Sentencing, Judge Hetherington said: ‘It’s about as bad a case of dangerous driving as could occur.’

He added: ‘This wasn’t the action of someone who had drunk a little bit more than she should have done and set off on a short journey not realising that her driving ability would have been impaired.

‘It was someone who knew full well that you were hopelessly drunk.

‘You must have realised you were over the limit.’

Corrie was jailed for 12 months for the dangerous driving and four months for the excess alcohol to run concurrent.

She pleaded guilty to both offences. She was banned from driving for three years and must take an extended retest when reapplying.

Simon Moger, defending, said: ‘The defendant acknowledges her behaviour was irresponsible, irrational and dangerous. She said that this upset acted as a wake-up call for her, as a result of which she approached naval welfare and as a result of which she’s getting on alcohol treatment and has been referred to Alcoholics Anonymous sessions as well.’

Corrie is best known for playing the role of Sooz in the TV show As If. McFly’s debut number one single ‘Five Colours In Her Hair’ was written about her character.

Her last role was as Nell Mendez in the BBC series Casualty in 2007.

But after being asked to appear in the American version of As If, she became disillusioned with acting and quit in 2009 to enlist in the Royal Navy.

She said: ‘To be an actress in Los Angleles is demoralising. It brought about the realisation that I didn’t want to be in the industry anymore.

‘I’d done what I’d wanted to do and worked with some good writers and directors. I never wanted to be a leading lady and decided I just wanted to experience a normal life.’

After studying at the London Academy of Music and Dramatic Art, she had won her first screen role in 1999 playing Ray Winstone’s daughter in Births, Marriages And Deaths.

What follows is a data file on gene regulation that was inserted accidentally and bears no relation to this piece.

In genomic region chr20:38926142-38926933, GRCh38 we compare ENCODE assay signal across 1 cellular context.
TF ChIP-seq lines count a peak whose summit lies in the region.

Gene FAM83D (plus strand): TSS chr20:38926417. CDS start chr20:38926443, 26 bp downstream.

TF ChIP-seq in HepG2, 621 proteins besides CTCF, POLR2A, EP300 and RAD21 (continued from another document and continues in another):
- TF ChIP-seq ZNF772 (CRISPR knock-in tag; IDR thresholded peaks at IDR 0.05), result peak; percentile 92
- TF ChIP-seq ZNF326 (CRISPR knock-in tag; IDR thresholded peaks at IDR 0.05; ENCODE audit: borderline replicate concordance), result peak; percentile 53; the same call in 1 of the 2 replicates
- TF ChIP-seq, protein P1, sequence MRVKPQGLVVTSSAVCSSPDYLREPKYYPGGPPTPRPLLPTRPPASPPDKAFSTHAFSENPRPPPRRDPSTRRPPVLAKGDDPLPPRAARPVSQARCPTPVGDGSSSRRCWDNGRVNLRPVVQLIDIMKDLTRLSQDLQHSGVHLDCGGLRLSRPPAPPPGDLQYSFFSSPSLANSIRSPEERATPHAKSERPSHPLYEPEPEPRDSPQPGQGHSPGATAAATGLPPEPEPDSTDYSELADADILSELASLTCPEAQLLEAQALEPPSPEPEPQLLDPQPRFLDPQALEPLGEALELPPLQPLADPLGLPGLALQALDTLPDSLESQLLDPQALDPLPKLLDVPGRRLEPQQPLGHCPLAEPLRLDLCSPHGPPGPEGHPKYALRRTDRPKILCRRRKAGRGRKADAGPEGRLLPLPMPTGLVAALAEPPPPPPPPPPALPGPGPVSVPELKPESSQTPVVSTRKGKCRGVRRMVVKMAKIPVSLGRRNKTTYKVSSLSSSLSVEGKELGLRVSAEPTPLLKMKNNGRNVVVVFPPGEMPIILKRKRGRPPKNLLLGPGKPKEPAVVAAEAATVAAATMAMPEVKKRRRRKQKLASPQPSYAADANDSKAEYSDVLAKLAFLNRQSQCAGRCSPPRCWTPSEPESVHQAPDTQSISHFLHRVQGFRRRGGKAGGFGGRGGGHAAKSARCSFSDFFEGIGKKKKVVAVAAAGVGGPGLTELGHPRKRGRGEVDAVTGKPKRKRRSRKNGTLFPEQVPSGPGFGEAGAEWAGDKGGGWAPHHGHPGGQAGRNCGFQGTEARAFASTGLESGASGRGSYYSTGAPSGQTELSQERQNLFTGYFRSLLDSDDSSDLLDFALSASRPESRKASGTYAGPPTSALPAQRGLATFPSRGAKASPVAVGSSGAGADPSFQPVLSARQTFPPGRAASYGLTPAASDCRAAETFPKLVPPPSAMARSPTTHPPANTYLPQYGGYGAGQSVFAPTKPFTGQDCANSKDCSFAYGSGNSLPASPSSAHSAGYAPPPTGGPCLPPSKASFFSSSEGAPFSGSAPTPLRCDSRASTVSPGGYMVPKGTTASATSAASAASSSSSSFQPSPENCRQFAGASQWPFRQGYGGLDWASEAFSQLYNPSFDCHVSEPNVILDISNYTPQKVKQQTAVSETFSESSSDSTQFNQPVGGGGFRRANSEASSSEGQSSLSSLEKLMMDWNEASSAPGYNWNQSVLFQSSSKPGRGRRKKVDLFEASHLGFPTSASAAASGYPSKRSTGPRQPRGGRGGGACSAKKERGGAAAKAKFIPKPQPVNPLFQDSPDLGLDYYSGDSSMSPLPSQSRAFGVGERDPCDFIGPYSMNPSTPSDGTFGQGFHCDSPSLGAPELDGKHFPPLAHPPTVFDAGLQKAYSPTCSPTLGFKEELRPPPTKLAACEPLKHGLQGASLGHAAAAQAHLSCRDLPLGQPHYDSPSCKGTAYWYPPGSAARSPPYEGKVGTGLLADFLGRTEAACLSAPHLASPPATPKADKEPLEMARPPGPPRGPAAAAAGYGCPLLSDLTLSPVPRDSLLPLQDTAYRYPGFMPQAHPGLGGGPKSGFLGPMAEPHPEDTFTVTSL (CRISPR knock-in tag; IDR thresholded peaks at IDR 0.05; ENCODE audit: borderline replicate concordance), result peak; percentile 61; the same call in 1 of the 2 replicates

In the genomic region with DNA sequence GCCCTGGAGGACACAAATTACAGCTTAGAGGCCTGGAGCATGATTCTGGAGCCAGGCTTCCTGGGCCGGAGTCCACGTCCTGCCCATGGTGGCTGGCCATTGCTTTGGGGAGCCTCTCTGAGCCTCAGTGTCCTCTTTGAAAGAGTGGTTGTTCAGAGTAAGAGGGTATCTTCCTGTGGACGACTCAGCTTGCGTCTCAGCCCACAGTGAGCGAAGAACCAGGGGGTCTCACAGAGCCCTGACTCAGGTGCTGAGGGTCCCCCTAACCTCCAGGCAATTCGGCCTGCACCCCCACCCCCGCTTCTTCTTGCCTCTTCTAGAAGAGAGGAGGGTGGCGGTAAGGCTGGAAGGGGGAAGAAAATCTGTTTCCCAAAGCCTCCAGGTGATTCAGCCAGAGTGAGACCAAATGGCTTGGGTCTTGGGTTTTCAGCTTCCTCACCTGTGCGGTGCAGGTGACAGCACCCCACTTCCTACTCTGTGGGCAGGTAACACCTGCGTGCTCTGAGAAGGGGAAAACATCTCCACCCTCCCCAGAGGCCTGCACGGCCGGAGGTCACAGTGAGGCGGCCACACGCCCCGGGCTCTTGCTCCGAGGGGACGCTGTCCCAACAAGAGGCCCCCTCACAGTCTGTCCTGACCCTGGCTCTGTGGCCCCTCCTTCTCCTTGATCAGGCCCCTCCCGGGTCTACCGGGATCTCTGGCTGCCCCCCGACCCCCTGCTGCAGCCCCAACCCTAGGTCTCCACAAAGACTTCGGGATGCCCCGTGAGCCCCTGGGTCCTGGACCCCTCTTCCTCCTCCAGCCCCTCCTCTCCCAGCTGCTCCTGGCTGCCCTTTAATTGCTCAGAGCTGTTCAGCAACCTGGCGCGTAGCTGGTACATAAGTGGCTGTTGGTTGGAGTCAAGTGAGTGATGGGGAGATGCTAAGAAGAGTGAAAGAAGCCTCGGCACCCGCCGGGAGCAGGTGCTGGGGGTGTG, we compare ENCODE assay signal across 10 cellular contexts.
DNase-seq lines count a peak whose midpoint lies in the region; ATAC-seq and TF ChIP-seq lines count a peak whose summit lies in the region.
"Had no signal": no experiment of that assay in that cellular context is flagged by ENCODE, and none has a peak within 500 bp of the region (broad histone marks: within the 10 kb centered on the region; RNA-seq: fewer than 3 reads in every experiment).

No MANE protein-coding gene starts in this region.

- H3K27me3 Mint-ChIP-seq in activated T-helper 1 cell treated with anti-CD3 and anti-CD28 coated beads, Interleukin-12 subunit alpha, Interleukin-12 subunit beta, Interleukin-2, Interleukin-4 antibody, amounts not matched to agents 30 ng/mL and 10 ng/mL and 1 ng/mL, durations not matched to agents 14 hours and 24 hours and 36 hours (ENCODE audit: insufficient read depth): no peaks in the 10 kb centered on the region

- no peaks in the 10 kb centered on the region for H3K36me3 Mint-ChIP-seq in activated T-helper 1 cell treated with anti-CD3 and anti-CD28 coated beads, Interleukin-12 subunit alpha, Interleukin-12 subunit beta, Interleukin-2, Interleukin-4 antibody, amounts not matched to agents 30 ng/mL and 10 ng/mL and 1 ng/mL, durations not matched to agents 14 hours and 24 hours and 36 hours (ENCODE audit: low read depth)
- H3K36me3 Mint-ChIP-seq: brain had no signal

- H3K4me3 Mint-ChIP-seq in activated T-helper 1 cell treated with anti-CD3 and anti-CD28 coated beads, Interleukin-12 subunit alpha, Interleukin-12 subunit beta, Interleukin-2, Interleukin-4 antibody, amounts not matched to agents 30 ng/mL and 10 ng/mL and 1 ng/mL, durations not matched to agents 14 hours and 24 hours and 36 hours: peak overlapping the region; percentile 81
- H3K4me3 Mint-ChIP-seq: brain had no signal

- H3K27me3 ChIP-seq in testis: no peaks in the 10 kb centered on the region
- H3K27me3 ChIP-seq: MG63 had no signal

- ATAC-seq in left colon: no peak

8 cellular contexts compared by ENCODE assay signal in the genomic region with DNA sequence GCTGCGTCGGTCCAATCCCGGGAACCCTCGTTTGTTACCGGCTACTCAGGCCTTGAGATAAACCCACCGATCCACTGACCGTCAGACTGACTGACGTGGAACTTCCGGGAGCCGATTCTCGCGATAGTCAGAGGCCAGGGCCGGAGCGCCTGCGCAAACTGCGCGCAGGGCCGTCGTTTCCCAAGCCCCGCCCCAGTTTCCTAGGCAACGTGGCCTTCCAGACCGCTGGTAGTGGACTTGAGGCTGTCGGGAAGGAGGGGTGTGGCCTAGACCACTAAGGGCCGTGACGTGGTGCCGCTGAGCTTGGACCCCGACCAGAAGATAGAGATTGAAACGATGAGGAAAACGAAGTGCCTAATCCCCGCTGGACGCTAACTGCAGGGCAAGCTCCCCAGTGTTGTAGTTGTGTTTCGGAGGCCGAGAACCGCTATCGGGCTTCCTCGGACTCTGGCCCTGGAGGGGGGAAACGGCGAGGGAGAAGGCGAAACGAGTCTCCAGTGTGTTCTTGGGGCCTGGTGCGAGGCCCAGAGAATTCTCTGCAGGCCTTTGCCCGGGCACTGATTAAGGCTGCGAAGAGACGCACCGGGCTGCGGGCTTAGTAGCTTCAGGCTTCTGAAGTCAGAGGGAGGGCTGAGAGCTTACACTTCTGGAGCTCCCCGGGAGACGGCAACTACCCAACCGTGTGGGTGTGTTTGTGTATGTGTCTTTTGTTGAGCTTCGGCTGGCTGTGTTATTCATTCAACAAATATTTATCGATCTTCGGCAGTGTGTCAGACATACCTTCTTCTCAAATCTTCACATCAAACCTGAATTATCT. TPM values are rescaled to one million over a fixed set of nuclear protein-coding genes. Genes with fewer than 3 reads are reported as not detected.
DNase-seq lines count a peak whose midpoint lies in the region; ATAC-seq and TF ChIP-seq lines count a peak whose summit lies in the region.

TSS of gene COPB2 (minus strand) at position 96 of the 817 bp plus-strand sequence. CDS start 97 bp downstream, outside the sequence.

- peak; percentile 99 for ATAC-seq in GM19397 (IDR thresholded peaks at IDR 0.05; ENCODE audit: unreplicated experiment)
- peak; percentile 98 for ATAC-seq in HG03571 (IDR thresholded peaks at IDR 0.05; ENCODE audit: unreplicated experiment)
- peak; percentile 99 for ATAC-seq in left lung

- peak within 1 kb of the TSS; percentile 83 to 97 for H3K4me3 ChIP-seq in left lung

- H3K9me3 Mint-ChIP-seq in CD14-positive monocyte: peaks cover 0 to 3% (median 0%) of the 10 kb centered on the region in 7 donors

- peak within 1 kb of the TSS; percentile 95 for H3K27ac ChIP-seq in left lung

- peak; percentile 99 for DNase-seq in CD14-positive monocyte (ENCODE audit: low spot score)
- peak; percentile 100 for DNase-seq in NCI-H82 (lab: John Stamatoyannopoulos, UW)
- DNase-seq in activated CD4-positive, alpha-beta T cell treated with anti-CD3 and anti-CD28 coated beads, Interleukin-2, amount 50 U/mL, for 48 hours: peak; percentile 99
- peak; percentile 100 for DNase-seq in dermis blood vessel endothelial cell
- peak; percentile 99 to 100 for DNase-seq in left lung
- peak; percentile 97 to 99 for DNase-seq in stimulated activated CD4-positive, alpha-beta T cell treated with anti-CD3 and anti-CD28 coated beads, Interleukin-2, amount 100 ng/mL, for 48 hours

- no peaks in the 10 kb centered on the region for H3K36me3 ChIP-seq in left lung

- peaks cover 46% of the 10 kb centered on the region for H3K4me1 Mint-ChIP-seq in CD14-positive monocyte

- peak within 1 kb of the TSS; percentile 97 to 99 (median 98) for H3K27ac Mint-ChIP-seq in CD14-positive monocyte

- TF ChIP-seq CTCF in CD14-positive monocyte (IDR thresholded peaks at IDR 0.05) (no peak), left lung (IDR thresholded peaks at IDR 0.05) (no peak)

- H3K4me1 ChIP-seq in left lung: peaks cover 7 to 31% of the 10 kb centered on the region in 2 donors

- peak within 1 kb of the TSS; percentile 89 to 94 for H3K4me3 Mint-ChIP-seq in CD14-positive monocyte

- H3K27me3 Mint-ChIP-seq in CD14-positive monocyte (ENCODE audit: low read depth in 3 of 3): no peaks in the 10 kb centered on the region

Passenger who went to help hit by drunk’s car

THE court heard from another driver who spotted Corrie’s bad driving and followed her, stopping when she did on the hard shoulder of the A3(M).

Daniel Sawyer, prosecuting, told the court that Eriks Priedeslaipa, a passenger in another car was first on the scene.

‘The witness (Mr Priedeslaipa) is a trained first aider and having seen the defendant, got out to see if she was ok, went round to the driver said “I’m a first aider, have you got any issues?”

‘She said “no issues I’m alright” and asked why.

‘The witness explained he’d seen her driving and wanted to help.’

‘He said “I could smell alcohol, she couldn’t keep her head up as she tried to put the car in gear”.’

‘Mr Priedeslaipa asked her to turn the car off as she kept trying to put the engine in gear.

‘She refused to hand her keys over.

‘He asked if she’d been drinking and she said “no just tired”.

‘The police by this stage had already been called, and the police were called again. The defendant was still trying to put the car in gear even though the engine was off.

‘By this time Mr Priedeslaipa was on the phone to police. The defendant was trying to ask him something but he couldn’t work out what because her speech was so slurred.

‘Suddenly the defendant started the car up and pulled off, the wheel pointing out into the motorway.

‘Because of where Mr Priedeslaipa was standing she pulled off she hit him, and knocked him on to the ground.

‘He hurt his hands, his right and left elbows as he hit the ground and found himself lying in lane one of the A3(M) in what frankly is rush hour, just after half four in the afternoon. Luckily there were no cars at that point.

‘He managed to get out of the lane and on to the hard shoulder.’